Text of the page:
Does remote control degrade the sound of tube preamps?

Some preamp manufactures (e.g. CAT) don’t put remote controls in their preamps due to the supposed sound degradation. This could also be just an excuse. Do you think the sound quality is degraded with a remote? I am talking about an audible effect.


i have just spent three years researching, designing and prototyping remote control intended for volume production.  My thesis was that it could nto only be a VERy attractive feature, but superior sonically.

The real answer is "it entirely depends on how". 

Leet's take the simplest method- a stepper motor, connected to the existing volume knob's shaft.  This will have zero impact - it mimics your hand.  So that one is 'sounds the same.

Next let's look at the traditional digital solution (e.g.: what's in your phone, mac, pc, etc). This does binary multiplication on the digital stream. Since there is truncation within the allotted 16 (or whatever) bits and no additional resolution int he DAC, this always degrades the sound. In fact at low levels the resolution falls to about 11 bits.  On the other hand the channels track perfectly and there is no additional noise,, aside from the quantization noise (which i note to keep the trolls at bay).

Next we can use a "digital potentiometer" .This is a terrible name, since they are analog and generally dual-resistor pair arrays.  Which is very good. But there are technical problems i wont delve into since they are very complex. I made tow sound really good (better than an ALPS or Nobel POT) but only at huge complexity.

Finally you can use a small embedded computer/contorller, lots of relays or analog switches, and pairs of  resistors. This is the old Mil-spec method and basically the best there is.  Old version used stepped knobs and cost the moon, both in parts and labor. They were also very clunky in many ways. But with a computer, it an be really elegant.  That is what i settled on. It makes old fashioned high end POTS sound veiled and shows thier awful tracking.  Beware there is no going back, take a deep hit and I've got oyu :-)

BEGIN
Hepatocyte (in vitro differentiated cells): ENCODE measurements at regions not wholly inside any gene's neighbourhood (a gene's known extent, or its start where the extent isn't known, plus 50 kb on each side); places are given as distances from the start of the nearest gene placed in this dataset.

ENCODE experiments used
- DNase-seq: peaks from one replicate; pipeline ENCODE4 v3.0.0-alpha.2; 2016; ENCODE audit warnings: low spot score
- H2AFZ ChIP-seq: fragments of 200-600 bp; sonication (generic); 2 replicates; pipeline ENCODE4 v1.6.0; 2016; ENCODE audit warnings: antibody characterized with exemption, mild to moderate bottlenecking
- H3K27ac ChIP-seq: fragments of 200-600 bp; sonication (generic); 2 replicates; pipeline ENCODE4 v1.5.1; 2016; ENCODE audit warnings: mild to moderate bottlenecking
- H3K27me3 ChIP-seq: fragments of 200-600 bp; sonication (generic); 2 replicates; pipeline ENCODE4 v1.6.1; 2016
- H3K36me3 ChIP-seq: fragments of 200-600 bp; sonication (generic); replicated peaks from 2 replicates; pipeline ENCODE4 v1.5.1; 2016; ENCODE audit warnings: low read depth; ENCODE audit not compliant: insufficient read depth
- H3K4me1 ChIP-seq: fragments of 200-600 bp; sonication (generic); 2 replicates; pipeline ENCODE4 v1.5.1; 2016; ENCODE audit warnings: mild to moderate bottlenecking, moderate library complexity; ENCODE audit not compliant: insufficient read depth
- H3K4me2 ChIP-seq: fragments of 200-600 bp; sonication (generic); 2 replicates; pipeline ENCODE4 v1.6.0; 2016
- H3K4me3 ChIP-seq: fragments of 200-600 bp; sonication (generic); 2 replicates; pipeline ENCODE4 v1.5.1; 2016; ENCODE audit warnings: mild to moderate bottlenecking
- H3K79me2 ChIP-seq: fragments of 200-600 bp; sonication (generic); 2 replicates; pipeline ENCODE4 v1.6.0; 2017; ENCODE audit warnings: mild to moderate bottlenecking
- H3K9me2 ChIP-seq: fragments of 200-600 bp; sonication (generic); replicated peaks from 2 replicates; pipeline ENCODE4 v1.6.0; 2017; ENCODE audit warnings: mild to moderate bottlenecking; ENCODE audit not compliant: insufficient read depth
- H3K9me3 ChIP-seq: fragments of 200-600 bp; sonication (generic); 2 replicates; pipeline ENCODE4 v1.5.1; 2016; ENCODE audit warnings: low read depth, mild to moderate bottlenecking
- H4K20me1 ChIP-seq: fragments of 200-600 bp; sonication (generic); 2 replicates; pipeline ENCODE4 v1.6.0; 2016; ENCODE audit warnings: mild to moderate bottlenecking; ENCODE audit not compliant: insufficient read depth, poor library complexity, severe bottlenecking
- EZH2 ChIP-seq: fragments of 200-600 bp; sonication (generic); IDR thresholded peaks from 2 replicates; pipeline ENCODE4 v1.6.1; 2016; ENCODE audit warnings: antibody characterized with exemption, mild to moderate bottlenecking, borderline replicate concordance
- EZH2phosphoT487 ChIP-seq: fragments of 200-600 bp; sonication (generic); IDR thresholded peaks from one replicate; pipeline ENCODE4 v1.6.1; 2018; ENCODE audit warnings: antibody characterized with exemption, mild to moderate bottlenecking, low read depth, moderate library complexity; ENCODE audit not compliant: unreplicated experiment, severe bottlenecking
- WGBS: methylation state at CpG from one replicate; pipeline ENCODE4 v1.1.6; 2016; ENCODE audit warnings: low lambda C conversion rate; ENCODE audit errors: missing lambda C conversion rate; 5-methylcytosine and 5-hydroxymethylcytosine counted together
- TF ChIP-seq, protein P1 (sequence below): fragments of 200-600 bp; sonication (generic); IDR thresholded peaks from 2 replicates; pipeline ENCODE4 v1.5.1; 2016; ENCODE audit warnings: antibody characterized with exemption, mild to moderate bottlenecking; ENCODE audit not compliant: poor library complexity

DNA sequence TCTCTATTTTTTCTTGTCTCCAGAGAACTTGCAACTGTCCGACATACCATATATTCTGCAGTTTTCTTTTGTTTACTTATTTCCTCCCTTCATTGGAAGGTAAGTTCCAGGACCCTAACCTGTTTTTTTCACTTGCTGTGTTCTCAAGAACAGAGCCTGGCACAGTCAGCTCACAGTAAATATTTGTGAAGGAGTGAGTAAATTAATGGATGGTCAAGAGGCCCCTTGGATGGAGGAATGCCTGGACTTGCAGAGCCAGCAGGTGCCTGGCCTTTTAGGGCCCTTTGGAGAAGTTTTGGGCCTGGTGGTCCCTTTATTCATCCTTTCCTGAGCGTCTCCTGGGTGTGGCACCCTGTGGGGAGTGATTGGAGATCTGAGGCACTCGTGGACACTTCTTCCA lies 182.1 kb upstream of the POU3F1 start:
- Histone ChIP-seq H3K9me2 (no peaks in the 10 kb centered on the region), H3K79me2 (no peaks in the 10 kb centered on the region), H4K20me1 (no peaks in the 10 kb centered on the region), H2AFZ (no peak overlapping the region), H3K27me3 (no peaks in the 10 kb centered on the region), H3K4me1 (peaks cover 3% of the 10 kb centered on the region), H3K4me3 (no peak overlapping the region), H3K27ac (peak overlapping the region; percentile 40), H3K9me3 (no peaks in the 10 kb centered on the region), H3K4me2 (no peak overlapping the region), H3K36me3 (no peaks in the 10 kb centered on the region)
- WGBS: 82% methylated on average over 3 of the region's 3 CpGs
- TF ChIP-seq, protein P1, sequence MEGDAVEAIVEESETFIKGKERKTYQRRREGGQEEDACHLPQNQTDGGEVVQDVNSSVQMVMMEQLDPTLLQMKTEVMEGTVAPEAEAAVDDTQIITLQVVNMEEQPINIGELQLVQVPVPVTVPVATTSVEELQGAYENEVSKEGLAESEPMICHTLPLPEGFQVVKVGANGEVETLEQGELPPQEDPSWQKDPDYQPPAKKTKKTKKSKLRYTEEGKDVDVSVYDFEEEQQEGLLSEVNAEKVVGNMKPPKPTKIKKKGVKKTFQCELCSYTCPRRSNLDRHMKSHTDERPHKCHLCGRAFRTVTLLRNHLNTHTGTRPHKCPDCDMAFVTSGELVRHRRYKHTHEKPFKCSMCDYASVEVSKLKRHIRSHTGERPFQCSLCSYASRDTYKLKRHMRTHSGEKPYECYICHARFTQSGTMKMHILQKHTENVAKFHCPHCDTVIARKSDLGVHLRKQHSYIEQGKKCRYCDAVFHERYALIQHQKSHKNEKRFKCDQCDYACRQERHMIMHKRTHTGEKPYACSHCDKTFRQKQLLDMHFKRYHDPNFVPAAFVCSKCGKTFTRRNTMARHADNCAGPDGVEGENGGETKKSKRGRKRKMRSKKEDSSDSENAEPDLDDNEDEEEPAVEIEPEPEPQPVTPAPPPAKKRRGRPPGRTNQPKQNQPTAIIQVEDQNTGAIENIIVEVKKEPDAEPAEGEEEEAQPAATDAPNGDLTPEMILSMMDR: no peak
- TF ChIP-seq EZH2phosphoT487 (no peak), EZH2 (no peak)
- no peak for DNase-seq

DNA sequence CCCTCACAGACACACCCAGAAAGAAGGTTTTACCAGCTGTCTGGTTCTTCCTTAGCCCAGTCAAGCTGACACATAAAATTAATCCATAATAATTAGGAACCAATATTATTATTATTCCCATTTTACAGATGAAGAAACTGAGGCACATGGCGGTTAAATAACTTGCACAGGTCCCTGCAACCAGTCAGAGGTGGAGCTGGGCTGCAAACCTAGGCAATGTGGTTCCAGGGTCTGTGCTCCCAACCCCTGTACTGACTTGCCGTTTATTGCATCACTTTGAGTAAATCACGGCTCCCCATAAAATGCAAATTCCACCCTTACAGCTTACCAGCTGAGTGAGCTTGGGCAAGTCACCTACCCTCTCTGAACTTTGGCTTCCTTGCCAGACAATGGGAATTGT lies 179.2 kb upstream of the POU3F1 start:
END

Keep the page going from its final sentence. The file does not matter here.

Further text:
So the differences are very much n the details adn about 0.01% here will even understand them.  i admit i didn't fully realize what i was getting into with the potentiometer chips - such promise, and such issues.


The best solutions however are not cheap in either engineering or parts,




Yes there are MANY ways to employ both manual and remote volume control.  One of the most interesting is the EMIA approach of using an auto-former with many discrete taps that are relay switched.  I believe there are other transformer-based volume controllers, some even utilizing remote switching.  This probably represents the most complex way of doing volume control.

I also like the approach of having only one fixed resistor in the signal path, with volume determined by relay switched set of resistors shunting part of the signal to ground.  

+2 Mapman, couldn't have said it better! At my age, 80, I wouldn't consider a preamp without a remote control. My ears are the limiting factor now, a remote is the least of my worries!!!

It’s like buying a multilevel house when you’re 70 where it’s very possible you won’t be able to reach the second floor at some point. Even an injury with a recovery period Will totally disrupt your life.

So if you’re going to buy a preamp and have it around for a while you’re really appreciate necessity of a fully functional remote.

My impression is that manufacturers are being extremely lazy by not doing a fully functional remote. There is no sound impact. Most will likely take interest in the additional cost.

Further what if you put it in a second room how inconvenient is this?



Thanks for @ blackdogs reference. Helpful in seeing where he is coming from, a competitor. His examples of “crappy integrated circuit volume” used in Audio Research equipment who’s sound “has been ruined” … making it a very inferior product had me question his motives. I have not found that to be true. In fact, I think this is a very self-discrediting statement.


I have had a number of products with discrete volume controls and not found them to be greatly superior to alternatives. High end audio component are composed of hundreds and hundreds of design decisions and components and singling out and slandering a single component as a fatal flaw on some of the finest equipment manufacturer seems a bit irresponsible… especially coming from another equipment manufacturer.

Hence the reason for my question. It was clear he had a chip on his shoulder… now it is clear from whence his prejudice comes.